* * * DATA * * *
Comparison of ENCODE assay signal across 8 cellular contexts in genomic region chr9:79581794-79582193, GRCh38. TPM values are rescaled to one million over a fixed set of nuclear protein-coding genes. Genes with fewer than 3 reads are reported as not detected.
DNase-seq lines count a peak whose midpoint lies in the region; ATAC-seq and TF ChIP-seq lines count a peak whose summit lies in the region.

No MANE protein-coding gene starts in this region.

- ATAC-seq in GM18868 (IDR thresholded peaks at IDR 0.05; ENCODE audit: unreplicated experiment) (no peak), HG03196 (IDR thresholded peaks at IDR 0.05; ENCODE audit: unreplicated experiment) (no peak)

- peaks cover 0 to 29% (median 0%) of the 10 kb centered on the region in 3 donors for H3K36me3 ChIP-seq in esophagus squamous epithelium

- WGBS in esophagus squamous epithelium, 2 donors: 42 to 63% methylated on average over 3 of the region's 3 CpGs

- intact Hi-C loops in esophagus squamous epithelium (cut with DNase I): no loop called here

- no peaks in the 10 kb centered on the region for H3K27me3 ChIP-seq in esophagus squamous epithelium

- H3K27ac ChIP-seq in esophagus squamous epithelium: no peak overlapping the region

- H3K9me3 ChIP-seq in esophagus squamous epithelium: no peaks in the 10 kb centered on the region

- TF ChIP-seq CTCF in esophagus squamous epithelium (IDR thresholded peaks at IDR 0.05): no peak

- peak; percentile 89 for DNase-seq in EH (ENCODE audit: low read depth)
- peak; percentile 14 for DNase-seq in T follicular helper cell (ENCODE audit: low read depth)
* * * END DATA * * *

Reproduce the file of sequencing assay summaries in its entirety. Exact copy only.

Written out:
Comparison of ENCODE assay signal across 8 cellular contexts in genomic region chr9:79581794-79582193, GRCh38. TPM values are rescaled to one million over a fixed set of nuclear protein-coding genes. Genes with fewer than 3 reads are reported as not detected.
DNase-seq lines count a peak whose midpoint lies in the region; ATAC-seq and TF ChIP-seq lines count a peak whose summit lies in the region.

No MANE protein-coding gene starts in this region.

- ATAC-seq in GM18868 (IDR thresholded peaks at IDR 0.05; ENCODE audit: unreplicated experiment) (no peak), HG03196 (IDR thresholded peaks at IDR 0.05; ENCODE audit: unreplicated experiment) (no peak)

- peaks cover 0 to 29% (median 0%) of the 10 kb centered on the region in 3 donors for H3K36me3 ChIP-seq in esophagus squamous epithelium

- WGBS in esophagus squamous epithelium, 2 donors: 42 to 63% methylated on average over 3 of the region's 3 CpGs

- intact Hi-C loops in esophagus squamous epithelium (cut with DNase I): no loop called here

- no peaks in the 10 kb centered on the region for H3K27me3 ChIP-seq in esophagus squamous epithelium

- H3K27ac ChIP-seq in esophagus squamous epithelium: no peak overlapping the region

- H3K9me3 ChIP-seq in esophagus squamous epithelium: no peaks in the 10 kb centered on the region

- TF ChIP-seq CTCF in esophagus squamous epithelium (IDR thresholded peaks at IDR 0.05): no peak

- peak; percentile 89 for DNase-seq in EH (ENCODE audit: low read depth)
- peak; percentile 14 for DNase-seq in T follicular helper cell (ENCODE audit: low read depth)